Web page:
Mr. Nasib Nasr

General Director of Hôtel-Dieu de France

“The hospital network will expand this year and in the years to come.”

The aftermath of the Beirut Port explosion in August 2020, coupled with the nation’s ongoing financial crisis, has left Lebanon on the brink of collapse. Moreover, many sectors were impacted by this situation, especially Lebanon’s health sector, which heavily depends on public coverage. In the hope of shedding additional light on this subject, ‘Hospitals’ magazine interviewed Mr. Nasib Nasr, General Director of Hôtel-Dieu de France, one of the most prestigious hospitals in the country, administered by Saint Joseph University of Beirut.

What are the main concerns in regard to the healthcare sector in Lebanon today?

One of the primary obstacles today is the lack of public health coverage in Lebanon, the country’s current economic situation, as well as the scarcity of some drugs and other medical supplies.

With the huge decline in access to healthcare services in Lebanon, what role do Hôtel-Dieu de France and the USJ-HDF hospital network play in helping people get the needed services?

One of our main roles is maintaining some of our previous, extremely high standards for healthcare, which is difficult. It is no simple task. However, I believe that the danger zone has been crossed. In order to get through this crucial period, we have worked hard to save three other medium hospitals, which are now administered by Hôtel-Dieu. 

Today, we have the largest network of hospitals and hospital beds in Lebanon that meet quality standards, which is difficult to have given what is happening in Lebanon.

What are the positive and negative sides of creating a hospital network in Lebanon?

The positive side is that we are creating a synergy between hospitals, and in doing so, we can optimize a variety of things, including services, third-party payments, supplies, etc. The drawback is that we are in charge of three additional hospitals, all of which have a very poor financial history, and we must invest in them to help them get back to where they were before the crisis. We thus have a plan, and the first phase of it consists of helping them and investing in them. I believe we will see results in the next upcoming months.

What is your vision regarding Hôtel-Dieu de France and its hospital network? 

First and foremost, the hospital network, which is quite dynamic, will expand both this year and in the years to come. We are currently developing a number of projects, which include hospitals and many other ideas. 

Moreover, our country requires additional hospital beds with administration similar to that of Hôtel-Dieu because other hospitals are in such poor conditions. Second, the social responsibility of Saint-Joseph University of Beirut and Hôtel-Dieu de France will be marked by a very critical period where we will support people and make it easier for them to have access to healthcare services.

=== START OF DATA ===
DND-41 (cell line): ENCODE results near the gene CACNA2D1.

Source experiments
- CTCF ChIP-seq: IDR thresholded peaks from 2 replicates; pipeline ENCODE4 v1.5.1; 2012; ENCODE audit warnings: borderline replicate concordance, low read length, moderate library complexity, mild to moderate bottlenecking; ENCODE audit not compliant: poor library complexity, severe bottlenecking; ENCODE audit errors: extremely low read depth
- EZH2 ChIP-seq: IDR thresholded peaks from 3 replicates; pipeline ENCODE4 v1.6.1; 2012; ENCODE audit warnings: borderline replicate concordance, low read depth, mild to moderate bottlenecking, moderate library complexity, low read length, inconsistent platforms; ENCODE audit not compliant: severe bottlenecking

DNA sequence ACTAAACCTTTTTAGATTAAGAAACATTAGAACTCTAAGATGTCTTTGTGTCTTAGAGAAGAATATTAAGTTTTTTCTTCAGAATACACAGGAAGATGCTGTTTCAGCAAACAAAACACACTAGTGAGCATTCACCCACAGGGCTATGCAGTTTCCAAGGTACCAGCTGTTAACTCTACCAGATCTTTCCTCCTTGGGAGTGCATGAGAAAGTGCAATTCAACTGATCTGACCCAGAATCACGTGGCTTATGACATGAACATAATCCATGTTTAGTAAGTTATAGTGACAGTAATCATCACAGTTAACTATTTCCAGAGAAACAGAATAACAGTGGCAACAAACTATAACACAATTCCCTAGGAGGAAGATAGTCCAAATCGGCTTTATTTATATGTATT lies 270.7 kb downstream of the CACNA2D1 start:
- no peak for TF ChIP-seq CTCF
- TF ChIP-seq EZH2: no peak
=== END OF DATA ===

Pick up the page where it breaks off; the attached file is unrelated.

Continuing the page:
Is the healthcare sector still in decline today, or is it getting better?

It is still declining, perhaps more slowly than before, and it will continue to decline until there is new governance in the country as well as a different political and economic situation, because they are closely related to what is happening outside the hospital.

Indeed, Lebanon depends on public coverage, as 40% to 50% of the Lebanese population is covered by the army, the ISF, and the public social security system. The latter, however, is gradually disappearing.

Having been ranked 23rd  worldwide for healthcare efficiency in 2019, can Lebanon still be considered a country where healthcare services are top-tier today?

The country’s situation is dire. I don’t think Lebanon has the same rank as before internationally. 

However, our hospital and our hospital network are ranked, if not first, second in the country and in the region in terms of quality healthcare.

Lebanon is known for its top healthcare services, with people worldwide coming there to receive top-notch care and treatments. Did the healthcare sector witness a decline in people coming to Lebanon to access such services because of the economic crisis?

Yes, and it’s mostly because of a political issue with all of the surrounding countries, not just because of the economic crisis. Nowadays, no one from the Gulf countries or the surrounding areas travels to Lebanon for tourism. The same applies to medical care. Today, people from the Gulf countries do not travel to Lebanon for medical treatment, as they have better, higher quality medical care. They are building their hospitals, thus replacing Lebanon as a medical care hub, and in doing so, they are taking a lot of doctors and nurses from our country. So, yes, it is difficult to maintain something that is not maintainable.

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